Boeing’s plans to trim its workforce and streamline operations is being tested even though demand is up, shares are soaring, and it’s ramping up production on older and newer airplane models.
Over the past year, the aerospace and defense manufacturer has cut more than 10,000 employees, or roughly 7 percent of its total labor force. The layoffs were part of Boeing’s long-term effort to curb costs as it lays the groundwork for a new jet line.
“We have to fund our future,” said Kevin McAllister, CEO of Boeing’s commercial airplanes unit, in a recent interview with The Seattle Times. But the “faster, nimbler Boeing,” described by the 54-year-old, who last year left GE to become the first outside executive to lead Boeing’s largest division, appears to lack the manpower to meet demand as new orders picked up again in 2017.
In the past two months alone, Boeing has inked more than $100 billion in deals with Singapore Airlines, China Aviation Suppliers Holdings Company, Emirates, Azerbaijan Airlines and more. These airlines are looking to upgrade or expand their fleets to take part in the increasing growth in air travel, particularly in Asia and the Middle East.
Yet a slew of recruiting efforts suggest that Boeing may not have enough workers with aircraft-mechanic experience to meet future production demand.
In recent months, the company has asked laid off or retired workers to return on a temporary six-month basis. Boeing CEO Dennis Muilenburg said that the company plans to bring back some retirees to “help us on some of our production programs and commercial airplanes.” He said the retirees offer “unique knowledge capabilities where we can quickly apply their expertise to our production lines.”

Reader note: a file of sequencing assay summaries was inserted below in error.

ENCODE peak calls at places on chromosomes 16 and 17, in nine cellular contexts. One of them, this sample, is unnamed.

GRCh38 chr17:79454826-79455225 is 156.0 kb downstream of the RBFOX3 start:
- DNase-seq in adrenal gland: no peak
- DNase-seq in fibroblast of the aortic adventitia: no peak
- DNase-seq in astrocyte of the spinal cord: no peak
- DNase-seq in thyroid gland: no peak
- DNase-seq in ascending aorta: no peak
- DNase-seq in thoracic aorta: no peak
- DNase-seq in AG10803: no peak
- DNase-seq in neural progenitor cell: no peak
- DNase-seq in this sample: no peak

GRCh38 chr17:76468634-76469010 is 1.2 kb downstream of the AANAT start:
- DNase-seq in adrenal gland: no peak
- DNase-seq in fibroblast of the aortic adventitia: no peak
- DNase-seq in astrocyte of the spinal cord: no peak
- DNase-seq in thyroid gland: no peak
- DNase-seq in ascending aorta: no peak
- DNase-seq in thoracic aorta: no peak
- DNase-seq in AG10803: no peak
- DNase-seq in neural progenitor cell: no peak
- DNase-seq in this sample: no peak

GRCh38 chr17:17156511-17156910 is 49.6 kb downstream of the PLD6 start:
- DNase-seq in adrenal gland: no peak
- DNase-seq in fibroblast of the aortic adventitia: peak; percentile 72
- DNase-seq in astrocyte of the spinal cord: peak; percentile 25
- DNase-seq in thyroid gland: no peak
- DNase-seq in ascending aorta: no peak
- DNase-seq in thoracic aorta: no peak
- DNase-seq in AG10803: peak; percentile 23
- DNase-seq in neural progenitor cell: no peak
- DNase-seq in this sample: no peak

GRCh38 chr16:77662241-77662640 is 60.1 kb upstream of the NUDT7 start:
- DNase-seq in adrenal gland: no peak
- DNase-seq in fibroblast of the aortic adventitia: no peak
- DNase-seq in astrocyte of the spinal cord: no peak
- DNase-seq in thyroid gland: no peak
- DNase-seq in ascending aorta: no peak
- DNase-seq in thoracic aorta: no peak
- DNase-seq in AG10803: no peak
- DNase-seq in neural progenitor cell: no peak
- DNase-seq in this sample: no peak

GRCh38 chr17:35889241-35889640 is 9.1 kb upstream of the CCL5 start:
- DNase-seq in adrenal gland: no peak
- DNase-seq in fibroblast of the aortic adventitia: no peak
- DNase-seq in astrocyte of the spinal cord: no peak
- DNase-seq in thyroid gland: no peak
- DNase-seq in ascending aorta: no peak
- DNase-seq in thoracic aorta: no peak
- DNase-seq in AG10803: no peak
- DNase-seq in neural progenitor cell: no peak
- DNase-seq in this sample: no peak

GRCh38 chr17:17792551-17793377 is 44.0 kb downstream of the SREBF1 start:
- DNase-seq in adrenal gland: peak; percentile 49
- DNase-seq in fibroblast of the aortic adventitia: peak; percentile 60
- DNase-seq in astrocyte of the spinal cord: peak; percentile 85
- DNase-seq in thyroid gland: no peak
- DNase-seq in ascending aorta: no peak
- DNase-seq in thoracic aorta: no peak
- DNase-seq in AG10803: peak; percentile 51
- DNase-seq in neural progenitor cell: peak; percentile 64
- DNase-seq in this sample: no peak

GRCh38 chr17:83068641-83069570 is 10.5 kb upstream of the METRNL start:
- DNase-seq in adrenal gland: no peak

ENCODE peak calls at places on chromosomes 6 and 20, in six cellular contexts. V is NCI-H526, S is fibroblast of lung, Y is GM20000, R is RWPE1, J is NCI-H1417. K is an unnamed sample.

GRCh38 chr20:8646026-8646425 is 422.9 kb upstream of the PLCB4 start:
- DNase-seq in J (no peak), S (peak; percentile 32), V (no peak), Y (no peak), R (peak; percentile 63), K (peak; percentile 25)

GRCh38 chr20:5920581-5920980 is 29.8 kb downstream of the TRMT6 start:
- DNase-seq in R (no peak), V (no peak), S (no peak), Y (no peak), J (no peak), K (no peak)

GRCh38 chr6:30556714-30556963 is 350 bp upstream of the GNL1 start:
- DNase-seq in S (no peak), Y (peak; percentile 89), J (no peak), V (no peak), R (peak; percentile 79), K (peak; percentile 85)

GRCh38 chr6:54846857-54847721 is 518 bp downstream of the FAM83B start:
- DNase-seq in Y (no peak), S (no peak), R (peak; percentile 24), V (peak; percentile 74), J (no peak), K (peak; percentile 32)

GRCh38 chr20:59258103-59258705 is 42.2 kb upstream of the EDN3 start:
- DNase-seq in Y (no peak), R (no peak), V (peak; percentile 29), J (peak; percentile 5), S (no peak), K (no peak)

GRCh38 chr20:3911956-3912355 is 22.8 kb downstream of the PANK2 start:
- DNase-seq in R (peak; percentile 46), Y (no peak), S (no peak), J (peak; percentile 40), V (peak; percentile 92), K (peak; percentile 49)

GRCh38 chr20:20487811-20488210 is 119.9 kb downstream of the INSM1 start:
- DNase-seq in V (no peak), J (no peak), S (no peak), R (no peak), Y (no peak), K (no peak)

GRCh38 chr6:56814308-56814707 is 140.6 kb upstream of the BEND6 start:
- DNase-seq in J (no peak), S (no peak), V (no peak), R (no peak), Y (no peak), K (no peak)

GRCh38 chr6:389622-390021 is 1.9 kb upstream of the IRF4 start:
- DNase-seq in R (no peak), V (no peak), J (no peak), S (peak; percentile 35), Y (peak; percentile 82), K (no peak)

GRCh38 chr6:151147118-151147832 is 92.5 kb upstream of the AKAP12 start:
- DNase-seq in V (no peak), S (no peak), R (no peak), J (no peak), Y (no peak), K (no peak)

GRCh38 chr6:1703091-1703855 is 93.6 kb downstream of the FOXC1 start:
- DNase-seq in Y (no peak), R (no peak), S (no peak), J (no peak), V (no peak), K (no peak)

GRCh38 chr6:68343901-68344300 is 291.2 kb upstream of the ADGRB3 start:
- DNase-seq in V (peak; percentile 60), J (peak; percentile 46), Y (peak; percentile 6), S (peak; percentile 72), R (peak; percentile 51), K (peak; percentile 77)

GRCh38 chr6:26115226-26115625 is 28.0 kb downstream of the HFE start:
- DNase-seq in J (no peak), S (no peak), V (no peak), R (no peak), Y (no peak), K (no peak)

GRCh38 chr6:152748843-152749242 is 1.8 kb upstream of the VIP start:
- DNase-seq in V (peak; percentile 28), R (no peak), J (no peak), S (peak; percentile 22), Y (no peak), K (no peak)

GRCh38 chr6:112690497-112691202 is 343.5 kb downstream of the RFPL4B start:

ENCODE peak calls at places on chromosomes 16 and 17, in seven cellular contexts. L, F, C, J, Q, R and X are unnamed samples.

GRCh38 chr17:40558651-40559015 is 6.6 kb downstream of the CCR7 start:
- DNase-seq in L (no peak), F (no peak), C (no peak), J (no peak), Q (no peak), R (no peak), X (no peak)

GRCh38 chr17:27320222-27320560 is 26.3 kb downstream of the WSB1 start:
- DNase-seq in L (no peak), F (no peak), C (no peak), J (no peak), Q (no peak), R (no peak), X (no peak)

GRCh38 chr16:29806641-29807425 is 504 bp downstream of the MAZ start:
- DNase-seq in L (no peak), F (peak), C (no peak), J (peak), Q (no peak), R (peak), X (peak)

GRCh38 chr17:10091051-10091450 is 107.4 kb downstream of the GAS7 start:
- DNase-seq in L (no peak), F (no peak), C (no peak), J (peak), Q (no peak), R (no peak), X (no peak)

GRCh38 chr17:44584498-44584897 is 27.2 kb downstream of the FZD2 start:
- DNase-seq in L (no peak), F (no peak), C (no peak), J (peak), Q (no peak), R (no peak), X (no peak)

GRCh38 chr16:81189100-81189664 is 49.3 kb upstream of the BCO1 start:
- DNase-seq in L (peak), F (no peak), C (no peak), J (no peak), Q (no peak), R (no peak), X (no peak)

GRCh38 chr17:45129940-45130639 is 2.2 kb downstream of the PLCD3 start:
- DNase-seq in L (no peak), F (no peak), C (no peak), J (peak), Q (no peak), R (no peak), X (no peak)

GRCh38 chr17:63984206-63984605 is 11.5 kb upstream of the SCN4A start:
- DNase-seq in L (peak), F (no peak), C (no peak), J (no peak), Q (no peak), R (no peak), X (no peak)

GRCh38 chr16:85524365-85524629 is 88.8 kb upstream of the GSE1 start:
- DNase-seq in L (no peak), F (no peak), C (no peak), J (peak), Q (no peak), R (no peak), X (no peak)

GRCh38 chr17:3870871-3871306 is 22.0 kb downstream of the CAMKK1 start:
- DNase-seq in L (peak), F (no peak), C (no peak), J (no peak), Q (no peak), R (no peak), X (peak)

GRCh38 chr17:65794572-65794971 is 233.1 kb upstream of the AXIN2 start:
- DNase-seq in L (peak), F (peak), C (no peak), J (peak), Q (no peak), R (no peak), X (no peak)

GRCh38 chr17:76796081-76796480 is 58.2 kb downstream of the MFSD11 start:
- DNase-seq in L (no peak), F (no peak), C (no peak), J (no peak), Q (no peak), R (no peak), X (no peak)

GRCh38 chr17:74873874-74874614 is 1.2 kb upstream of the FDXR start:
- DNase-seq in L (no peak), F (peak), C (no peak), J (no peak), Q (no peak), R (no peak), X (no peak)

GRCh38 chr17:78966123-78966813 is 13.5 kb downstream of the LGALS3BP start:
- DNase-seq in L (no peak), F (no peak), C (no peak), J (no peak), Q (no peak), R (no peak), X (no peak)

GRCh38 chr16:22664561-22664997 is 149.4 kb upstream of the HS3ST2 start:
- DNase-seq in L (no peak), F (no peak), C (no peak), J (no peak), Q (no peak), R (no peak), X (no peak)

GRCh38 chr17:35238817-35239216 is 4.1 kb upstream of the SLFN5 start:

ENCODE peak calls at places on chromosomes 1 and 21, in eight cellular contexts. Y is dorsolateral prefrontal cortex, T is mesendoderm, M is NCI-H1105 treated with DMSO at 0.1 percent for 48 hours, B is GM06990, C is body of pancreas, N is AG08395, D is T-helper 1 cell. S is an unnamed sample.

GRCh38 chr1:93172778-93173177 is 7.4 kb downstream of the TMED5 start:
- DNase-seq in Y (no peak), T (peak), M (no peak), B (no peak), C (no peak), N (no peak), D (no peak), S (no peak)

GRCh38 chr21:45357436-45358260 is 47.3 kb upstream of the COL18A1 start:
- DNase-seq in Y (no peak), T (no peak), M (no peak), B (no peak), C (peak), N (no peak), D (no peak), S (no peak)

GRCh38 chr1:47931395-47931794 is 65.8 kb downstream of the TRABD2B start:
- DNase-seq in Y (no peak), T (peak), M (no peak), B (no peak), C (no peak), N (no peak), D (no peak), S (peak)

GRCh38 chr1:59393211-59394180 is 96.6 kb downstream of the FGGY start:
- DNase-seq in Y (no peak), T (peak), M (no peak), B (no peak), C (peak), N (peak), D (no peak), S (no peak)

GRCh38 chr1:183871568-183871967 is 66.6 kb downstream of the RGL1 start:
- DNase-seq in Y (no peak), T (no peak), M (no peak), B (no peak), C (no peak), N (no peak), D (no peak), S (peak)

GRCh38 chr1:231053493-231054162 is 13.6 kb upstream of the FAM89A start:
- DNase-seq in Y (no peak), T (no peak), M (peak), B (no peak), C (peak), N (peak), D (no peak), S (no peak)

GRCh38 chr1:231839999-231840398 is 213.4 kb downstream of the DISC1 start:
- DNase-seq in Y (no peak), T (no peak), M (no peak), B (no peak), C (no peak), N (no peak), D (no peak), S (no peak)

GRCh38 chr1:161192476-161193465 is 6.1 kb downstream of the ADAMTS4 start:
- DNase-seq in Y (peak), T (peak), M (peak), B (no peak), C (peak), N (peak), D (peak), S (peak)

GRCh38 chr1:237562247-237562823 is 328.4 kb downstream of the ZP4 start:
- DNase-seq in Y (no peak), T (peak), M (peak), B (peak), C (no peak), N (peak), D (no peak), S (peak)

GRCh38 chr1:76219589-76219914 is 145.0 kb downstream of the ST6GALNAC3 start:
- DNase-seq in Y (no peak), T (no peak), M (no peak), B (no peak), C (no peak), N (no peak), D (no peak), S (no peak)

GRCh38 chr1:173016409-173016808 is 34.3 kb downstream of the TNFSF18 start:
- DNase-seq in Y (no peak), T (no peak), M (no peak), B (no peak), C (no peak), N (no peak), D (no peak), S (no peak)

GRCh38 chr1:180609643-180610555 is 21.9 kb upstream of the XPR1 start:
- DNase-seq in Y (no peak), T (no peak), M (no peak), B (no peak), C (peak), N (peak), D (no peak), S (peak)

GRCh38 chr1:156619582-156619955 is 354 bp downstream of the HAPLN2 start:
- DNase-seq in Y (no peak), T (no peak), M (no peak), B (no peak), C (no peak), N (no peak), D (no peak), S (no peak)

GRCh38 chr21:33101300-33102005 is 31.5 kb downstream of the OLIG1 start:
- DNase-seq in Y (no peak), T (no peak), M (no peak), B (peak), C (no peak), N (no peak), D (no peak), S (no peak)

Additionally, Boeing set up several job fairs near its campuses in Washington state looking to hire assemblers, electricians, and aviation-maintenance technicians.
“That’s the normal ebb and flow of the workforce that come with a big, global industrial company,” Boeing’s CEO Dennis Muilenburg said in a third-quarter earnings call. Muilenburg said that though overall employment in the company has dropped, the company has also hired 11,500 new workers over the last three years. He did not specify which jobs those were.
“They seem to be pursuing profit, and willing to take risks on capabilities and talent,” said Richard Aboulafia, an analyst at Teal Group. “On the other hand, they’ve been cutting very deeply so far.”
He added that Boeing may have to “coax people back with generous packages” if they cut more skilled workers that can handle the pick up in labor.
Though Muilenburg has cut his workforce, he has struck an unlikely alliance with President Donald Trump, who claimed he would help Americans keep their jobs—defending his tax reform plan and staying mum during Trump’s Charlottesville debacle—which has paid off for the company.
Trump personally announced Boeing’s multibillion dollar deals during visits with foreign leaders, and the U.S. government recently awarded Boeing a $600 million contract with the U.S. Air Force to develop a new fleet of the presidential aircraft, Air Force One. Boeing also closed a deal for a $62 billion missile system with the government.